2013 James McKeen Cattell Fellow Award

Diane F. Halpern

Claremont McKenna College

As a cognitive psychologist, Diane F. Halpern is a superb researcher who embraces the responsibility of scientists to pursue the implications of scientific findings into the realms of application and public policy.

Why do men dominate the fields of science, engineering, and mathematics? Should there be single-sex schooling? What is intelligence? How do people learn? Always evident in her writing about thought and knowledge, her answers to apparently straightforward questions like these are far from simple, yet they are clear. Her research has yielded many principles of learning, such as the importance of formative assessment to learning, and she has designed and implemented programs for — among other areas — undergraduate education in psychology, critical thinking, spatial thinking, and even automated tutoring. Crucially, she applies her research findings in her own practice as a teacher and educator.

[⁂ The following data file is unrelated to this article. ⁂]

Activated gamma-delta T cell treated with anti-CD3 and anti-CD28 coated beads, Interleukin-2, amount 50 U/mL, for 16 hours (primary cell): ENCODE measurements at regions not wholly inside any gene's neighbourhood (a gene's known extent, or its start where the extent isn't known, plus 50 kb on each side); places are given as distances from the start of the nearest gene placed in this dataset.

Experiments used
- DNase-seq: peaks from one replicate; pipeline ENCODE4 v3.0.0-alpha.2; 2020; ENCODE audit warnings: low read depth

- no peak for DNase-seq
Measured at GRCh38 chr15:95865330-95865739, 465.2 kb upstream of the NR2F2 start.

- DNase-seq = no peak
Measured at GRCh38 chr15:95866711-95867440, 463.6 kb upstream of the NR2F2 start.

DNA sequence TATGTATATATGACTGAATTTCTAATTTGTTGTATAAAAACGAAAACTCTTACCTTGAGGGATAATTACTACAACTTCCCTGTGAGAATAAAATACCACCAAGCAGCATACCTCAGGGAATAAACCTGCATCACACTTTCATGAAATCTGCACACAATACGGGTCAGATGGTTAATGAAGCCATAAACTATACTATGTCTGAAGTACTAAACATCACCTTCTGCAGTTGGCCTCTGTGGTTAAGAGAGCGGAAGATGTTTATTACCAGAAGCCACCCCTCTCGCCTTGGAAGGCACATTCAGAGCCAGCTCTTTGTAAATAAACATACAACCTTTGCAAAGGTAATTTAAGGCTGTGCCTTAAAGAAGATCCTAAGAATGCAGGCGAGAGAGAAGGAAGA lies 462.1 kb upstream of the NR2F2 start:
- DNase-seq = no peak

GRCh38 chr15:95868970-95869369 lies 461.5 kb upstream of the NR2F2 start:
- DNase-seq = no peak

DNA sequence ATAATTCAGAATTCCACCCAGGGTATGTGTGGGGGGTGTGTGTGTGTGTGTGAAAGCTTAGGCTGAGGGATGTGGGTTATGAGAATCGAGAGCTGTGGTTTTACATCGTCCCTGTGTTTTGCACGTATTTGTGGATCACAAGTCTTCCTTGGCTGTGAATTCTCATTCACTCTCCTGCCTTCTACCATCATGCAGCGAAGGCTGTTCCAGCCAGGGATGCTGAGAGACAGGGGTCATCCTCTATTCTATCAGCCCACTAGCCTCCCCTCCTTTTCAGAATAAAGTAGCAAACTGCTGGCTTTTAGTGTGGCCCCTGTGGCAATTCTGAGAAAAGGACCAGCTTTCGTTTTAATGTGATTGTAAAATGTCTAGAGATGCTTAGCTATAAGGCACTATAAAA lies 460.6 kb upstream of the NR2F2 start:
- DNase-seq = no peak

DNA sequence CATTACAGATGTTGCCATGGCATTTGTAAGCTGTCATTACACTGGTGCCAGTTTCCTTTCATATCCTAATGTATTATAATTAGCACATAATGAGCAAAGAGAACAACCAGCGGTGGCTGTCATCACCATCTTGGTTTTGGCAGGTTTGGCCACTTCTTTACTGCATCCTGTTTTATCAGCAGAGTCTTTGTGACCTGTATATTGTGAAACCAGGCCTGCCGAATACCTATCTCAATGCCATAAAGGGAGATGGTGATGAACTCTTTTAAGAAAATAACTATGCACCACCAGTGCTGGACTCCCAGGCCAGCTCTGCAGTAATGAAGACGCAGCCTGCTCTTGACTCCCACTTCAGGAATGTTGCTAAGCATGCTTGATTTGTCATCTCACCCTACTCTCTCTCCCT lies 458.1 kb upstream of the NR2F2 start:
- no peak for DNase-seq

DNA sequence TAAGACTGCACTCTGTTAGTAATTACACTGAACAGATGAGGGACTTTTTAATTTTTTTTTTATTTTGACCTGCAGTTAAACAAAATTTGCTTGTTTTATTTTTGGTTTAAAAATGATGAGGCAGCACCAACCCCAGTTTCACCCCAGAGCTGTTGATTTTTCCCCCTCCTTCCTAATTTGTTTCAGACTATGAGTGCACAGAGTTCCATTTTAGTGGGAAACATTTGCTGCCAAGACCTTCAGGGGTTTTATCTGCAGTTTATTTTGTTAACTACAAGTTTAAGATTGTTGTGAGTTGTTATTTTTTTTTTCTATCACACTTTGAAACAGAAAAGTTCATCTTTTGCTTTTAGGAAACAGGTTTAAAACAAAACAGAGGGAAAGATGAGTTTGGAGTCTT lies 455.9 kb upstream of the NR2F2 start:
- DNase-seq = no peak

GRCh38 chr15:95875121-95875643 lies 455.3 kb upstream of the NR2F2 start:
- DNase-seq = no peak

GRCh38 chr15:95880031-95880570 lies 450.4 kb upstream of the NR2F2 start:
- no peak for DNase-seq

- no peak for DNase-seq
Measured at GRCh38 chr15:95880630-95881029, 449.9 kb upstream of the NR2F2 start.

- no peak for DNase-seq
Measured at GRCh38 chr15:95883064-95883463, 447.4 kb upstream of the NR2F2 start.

For another example of her work, consider the low approval ratings of the U.S. Congress. During 2012, Congress’s approval rating fell to 10 percent, (an all-time low) in February and again in August. Can the excessive partisanship that sparked this low rating be ameliorated? In a popular TEDx talk delivered in November 2012, Halpern drew on psychological science to examine its causes and proposed seven practical solutions citizens can implement to reduce partisanship and promote cooperation.

Especially known for her incisive research, writings, and presentations on individual differences, teaching, learning, and critical thinking, Halpern is an exceptional leader in furthering psychological science along all of its frontiers, from research in the laboratory and in the field, to the testing and implementation of applications based on solid research, to open discourse about important public policy questions.

See Halpern’s award address presented at the 2013 APS Annual Convention in Washington.